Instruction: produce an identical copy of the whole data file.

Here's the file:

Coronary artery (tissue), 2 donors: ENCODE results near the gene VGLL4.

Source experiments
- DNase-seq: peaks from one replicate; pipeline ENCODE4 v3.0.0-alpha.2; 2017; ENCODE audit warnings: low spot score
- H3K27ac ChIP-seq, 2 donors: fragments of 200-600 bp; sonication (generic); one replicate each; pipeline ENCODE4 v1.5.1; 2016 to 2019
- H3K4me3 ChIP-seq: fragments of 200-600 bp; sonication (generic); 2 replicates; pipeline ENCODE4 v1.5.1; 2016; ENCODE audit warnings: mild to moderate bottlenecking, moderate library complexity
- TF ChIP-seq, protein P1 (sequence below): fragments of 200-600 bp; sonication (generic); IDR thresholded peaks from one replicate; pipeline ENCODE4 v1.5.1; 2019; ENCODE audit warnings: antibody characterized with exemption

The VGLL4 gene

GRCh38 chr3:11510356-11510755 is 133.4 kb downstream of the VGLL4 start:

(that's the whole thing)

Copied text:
Coronary artery (tissue), 2 donors: ENCODE results near the gene VGLL4.

Source experiments
- DNase-seq: peaks from one replicate; pipeline ENCODE4 v3.0.0-alpha.2; 2017; ENCODE audit warnings: low spot score
- H3K27ac ChIP-seq, 2 donors: fragments of 200-600 bp; sonication (generic); one replicate each; pipeline ENCODE4 v1.5.1; 2016 to 2019
- H3K4me3 ChIP-seq: fragments of 200-600 bp; sonication (generic); 2 replicates; pipeline ENCODE4 v1.5.1; 2016; ENCODE audit warnings: mild to moderate bottlenecking, moderate library complexity
- TF ChIP-seq, protein P1 (sequence below): fragments of 200-600 bp; sonication (generic); IDR thresholded peaks from one replicate; pipeline ENCODE4 v1.5.1; 2019; ENCODE audit warnings: antibody characterized with exemption

The VGLL4 gene

GRCh38 chr3:11510356-11510755 is 133.4 kb downstream of the VGLL4 start: